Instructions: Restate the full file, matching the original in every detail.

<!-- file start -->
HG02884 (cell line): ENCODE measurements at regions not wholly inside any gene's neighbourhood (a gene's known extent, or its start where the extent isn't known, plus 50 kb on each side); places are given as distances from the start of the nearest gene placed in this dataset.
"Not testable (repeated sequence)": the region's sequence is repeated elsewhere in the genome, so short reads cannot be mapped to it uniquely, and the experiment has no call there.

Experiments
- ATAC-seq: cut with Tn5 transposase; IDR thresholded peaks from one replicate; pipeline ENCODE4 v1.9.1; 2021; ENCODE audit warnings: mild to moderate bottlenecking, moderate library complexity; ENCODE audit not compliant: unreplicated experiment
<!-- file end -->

HG02884 (cell line): ENCODE measurements at regions not wholly inside any gene's neighbourhood (a gene's known extent, or its start where the extent isn't known, plus 50 kb on each side); places are given as distances from the start of the nearest gene placed in this dataset.
"Not testable (repeated sequence)": the region's sequence is repeated elsewhere in the genome, so short reads cannot be mapped to it uniquely, and the experiment has no call there.

Experiments
- ATAC-seq: cut with Tn5 transposase; IDR thresholded peaks from one replicate; pipeline ENCODE4 v1.9.1; 2021; ENCODE audit warnings: mild to moderate bottlenecking, moderate library complexity; ENCODE audit not compliant: unreplicated experiment